Another confusion made in the paper and repeated by the SPLC filing is the following two-step dance

1) In your literature review, carefully overlook research that leads to the opposite conclusion than yours

2) In your argument, use slippery language that equivocates between “absence of evidence” and “evidence of absence” and gives the impression that there were studies which found that actual misbehavior was equally distributed by race, rather than that you failed to discover studies showing the opposite.

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A question about a question

Obama’s Social Security number begins with 042 which is only used for Connecticut residents. Obama never lived in Connecticut.

1) Why?
2) How is it that the previous question has never been asked of him?

Question 2 is, to my mind, FAR more disturbing than question 1. I can think of more or less innocent explanations for question 1, but none for question 2.

My current theory is that Obama avoided getting a social security number and avoided registering for the draft, by representing himself as an Indonesian national at the time he was applying to college, in order to obtain various advantages, and later, when he wanted a political career, had to manufacture a more conventional past for himself.

But I’m open to other explanations.

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A Short Analysis of Equality

The fundamental political chasm in America is over the interpretation of the word “equality”, which is a word with nice connotations that everyone wants to claim. Unfortunately there are some terrible fallacies about it which are making political discussion fruitless.

(1) A reasonable syllogism is “equal capacity plus equal inclination plus equal opportunity leads to equal results”.

(2) Nobody questions equal capacity because they get Derbyshired, but equal inclination isn’t questioned (except by Thomas Sowell) even though it’s an even more dubious assumption

(3) Because of this, Democrats and liberals can pretend there is no conflict between equality of opportunity and equality of result

(4) Which they must do, and must back this pretense up with lies if necessary, because they know that

(5) most Americans, if forced to choose, consider equality of opportunity a more fundamental value than equality of result, while most liberals and democrats have the opposite order of priorities

(6) And this pretense has the bad consequence that people of certain groups (straight white males etc.) are unfairly blamed and punished for the inequality of result between their groups and other groups, because they might have an influence over opportunity which they don’t over capacity and inclination.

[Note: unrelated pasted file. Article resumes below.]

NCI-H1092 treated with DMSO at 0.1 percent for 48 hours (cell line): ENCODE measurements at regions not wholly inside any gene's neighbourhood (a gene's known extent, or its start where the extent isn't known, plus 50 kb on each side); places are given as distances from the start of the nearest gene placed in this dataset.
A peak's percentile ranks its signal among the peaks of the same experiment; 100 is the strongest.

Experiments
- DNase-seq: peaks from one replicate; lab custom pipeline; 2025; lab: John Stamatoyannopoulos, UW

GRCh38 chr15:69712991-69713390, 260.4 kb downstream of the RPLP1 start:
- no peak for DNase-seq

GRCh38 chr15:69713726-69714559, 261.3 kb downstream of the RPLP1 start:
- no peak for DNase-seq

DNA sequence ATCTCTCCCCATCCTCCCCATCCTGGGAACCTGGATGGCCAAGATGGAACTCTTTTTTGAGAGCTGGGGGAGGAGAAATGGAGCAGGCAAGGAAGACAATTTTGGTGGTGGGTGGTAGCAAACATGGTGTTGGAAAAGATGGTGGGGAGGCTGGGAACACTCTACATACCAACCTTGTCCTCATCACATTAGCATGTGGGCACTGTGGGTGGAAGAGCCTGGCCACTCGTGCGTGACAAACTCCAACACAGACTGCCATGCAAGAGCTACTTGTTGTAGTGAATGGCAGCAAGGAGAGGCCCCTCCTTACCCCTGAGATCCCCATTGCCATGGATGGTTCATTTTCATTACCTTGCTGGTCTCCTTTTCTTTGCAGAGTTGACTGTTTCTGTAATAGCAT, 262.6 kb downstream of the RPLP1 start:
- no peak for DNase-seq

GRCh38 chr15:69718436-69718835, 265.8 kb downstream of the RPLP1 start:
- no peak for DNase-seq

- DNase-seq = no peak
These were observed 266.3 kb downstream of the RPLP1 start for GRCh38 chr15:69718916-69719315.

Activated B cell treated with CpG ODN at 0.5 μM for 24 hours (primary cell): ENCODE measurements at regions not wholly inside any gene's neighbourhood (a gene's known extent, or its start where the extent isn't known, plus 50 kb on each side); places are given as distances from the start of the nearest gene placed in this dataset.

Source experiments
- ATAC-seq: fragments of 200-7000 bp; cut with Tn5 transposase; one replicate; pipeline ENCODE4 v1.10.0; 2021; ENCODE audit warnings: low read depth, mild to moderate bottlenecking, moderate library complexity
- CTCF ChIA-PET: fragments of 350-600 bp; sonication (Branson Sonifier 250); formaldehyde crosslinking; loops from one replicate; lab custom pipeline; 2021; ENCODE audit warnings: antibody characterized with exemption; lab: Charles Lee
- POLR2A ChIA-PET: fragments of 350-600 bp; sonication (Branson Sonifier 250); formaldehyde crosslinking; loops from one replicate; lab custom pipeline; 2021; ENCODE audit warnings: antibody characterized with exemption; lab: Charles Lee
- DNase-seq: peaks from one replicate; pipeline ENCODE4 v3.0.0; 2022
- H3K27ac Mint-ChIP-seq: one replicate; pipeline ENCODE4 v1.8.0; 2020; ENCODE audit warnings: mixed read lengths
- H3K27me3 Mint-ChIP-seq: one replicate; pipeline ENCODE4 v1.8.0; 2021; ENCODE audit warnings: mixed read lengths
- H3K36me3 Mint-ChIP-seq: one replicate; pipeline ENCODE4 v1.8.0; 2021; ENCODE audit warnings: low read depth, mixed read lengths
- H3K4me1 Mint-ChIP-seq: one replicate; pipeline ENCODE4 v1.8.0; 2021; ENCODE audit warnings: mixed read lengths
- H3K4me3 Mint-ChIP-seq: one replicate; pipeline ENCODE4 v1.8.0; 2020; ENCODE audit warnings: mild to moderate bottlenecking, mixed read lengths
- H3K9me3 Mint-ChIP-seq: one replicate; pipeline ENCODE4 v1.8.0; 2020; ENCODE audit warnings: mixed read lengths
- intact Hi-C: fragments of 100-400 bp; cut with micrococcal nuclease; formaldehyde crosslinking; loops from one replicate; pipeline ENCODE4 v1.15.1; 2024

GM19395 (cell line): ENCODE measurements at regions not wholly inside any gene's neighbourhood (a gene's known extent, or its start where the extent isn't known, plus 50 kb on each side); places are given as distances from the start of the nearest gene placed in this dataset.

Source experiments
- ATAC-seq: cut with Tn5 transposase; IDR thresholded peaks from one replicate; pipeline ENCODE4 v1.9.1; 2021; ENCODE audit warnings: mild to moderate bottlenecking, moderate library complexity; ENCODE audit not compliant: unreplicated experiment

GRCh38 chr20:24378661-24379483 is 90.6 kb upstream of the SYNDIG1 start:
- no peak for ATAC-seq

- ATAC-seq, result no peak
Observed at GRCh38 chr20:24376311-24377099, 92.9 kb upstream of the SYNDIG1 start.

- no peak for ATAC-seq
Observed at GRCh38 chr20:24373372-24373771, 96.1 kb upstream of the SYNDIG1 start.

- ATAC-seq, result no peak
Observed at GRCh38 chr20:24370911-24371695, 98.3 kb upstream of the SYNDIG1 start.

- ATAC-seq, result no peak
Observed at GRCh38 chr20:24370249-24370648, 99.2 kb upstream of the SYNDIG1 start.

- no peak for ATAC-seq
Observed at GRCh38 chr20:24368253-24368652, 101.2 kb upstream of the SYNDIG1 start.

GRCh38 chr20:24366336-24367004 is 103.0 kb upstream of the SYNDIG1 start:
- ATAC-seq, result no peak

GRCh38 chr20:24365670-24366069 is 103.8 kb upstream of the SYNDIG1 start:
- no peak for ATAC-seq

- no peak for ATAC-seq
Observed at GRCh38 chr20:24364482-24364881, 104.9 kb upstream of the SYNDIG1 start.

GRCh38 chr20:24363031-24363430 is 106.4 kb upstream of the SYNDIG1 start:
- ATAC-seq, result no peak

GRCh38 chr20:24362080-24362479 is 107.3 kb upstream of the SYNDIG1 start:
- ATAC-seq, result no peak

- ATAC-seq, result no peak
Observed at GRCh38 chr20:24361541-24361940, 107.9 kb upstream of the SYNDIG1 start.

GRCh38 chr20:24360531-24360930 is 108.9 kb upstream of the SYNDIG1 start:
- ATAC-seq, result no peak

(7) Republicans need to make points 1-6 [though they should attack the equal inclination assumption in preference to the equal capacity assumption] in order to frame the issue as a “tragic choice” between sacred values, instead of a “taboo choice” between a sacred value (“equality” unclarified) and a secular value. Here I am using the language of the cognitive scientist Philip Tetlock, who explains stuff like this


and here.

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The Trayvon Martin case, summarized

There’s a lot to say on this case, but I’ll wait to see what the prosecutor alleges. However, the following two links I saw today should give you an idea of my current attitude:

Why I Called George Zimmerman a Murderer, and Why I Was Wrong

Torch Mobs for Tolerance

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The Crooked Referee

I’m starting to blog again, in the hope that I can write something that goes viral enough to have some influence.

Those of us on the political right concluded long ago that the mainstream media (MSM is the abbreviation I will use) are working hand in glove with Obama and the Democratic party to ensure the election of Democrats. I also figured out many years ago that Fox News is not going to challenge this, because they enjoy their very large market niche as the officially designated opposition network, and they won’t rock the boat. National Review confirmed this weekend that they covet the same status in the print and Internet media markets that Fox has for TV news: they let liberals set the boundaries of acceptable opinion for them. And while talk radio isn’t neutered yet, the recent attacks on Rush Limbaugh have put them on the defensive.